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Birds chirp when they mate.Tigers grown when they are desperate for sex.What the Humpback whales do when they hunt for food and female partners.They sing,according to a study published in PLos ONE on December 19.

The excerpts of this study incorporated by the Science Daily said:”Humpback whales are famed for their songs, most often heard in breeding season when males are competing to mate with females. In recent years, however, reports of whale songs occurring outside traditional breeding grounds have become more common. A new study may help explain why.

The story on this seminal study’s co-author Ari S. Friedlaender, research scientist at Duke University’s Nicholas School of the Environment as saying:””They need to feed. They need to breed. So essentially, they multi-task.”

“This suggests the widely held behavioral dichotomy of breeding-versus-feeding for this species is too simplistic.”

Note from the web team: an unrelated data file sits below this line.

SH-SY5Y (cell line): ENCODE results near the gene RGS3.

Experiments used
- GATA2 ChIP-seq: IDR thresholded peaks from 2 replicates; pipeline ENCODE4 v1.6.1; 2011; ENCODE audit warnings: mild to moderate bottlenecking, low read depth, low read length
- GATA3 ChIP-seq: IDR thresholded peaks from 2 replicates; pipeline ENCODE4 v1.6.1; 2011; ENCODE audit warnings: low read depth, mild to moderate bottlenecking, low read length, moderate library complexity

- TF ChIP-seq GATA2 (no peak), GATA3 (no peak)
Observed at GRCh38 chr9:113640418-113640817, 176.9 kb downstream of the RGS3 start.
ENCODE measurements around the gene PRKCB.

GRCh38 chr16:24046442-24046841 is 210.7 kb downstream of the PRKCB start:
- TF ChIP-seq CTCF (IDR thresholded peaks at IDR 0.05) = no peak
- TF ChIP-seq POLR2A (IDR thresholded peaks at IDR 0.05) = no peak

Notably,the study sponsored by the U.S. Naval Postgraduate School, the University of California-Santa Barbara and Duke,reportedly tracked 10 humpback whales in coastal waters along the Western Antarctic Peninsula in May and June 2010.

The Science Daily writes:”The peninsula’s bays and fjords are important late-season feeding grounds where humpbacks feast on krill each austral autumn before migrating to warm-water calving grounds thousands of miles away.”

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